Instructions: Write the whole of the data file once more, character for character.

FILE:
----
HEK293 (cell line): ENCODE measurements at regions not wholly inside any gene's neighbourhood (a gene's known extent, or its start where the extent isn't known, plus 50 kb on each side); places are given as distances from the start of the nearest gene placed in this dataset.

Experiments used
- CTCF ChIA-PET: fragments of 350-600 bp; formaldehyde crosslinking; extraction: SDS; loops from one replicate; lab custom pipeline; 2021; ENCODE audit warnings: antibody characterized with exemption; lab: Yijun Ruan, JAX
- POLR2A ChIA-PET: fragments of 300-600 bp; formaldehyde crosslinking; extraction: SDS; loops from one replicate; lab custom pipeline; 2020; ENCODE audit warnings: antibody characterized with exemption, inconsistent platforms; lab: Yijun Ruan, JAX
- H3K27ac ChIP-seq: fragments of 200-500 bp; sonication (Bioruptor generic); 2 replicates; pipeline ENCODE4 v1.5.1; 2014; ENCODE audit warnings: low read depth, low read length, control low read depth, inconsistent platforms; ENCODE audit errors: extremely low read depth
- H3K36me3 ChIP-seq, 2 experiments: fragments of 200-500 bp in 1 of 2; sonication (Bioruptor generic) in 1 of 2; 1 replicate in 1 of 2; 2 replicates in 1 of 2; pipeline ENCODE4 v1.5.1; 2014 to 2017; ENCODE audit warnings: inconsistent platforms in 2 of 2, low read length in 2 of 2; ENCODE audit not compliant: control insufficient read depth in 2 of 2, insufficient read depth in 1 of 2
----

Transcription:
HEK293 (cell line): ENCODE measurements at regions not wholly inside any gene's neighbourhood (a gene's known extent, or its start where the extent isn't known, plus 50 kb on each side); places are given as distances from the start of the nearest gene placed in this dataset.

Experiments used
- CTCF ChIA-PET: fragments of 350-600 bp; formaldehyde crosslinking; extraction: SDS; loops from one replicate; lab custom pipeline; 2021; ENCODE audit warnings: antibody characterized with exemption; lab: Yijun Ruan, JAX
- POLR2A ChIA-PET: fragments of 300-600 bp; formaldehyde crosslinking; extraction: SDS; loops from one replicate; lab custom pipeline; 2020; ENCODE audit warnings: antibody characterized with exemption, inconsistent platforms; lab: Yijun Ruan, JAX
- H3K27ac ChIP-seq: fragments of 200-500 bp; sonication (Bioruptor generic); 2 replicates; pipeline ENCODE4 v1.5.1; 2014; ENCODE audit warnings: low read depth, low read length, control low read depth, inconsistent platforms; ENCODE audit errors: extremely low read depth
- H3K36me3 ChIP-seq, 2 experiments: fragments of 200-500 bp in 1 of 2; sonication (Bioruptor generic) in 1 of 2; 1 replicate in 1 of 2; 2 replicates in 1 of 2; pipeline ENCODE4 v1.5.1; 2014 to 2017; ENCODE audit warnings: inconsistent platforms in 2 of 2, low read length in 2 of 2; ENCODE audit not compliant: control insufficient read depth in 2 of 2, insufficient read depth in 1 of 2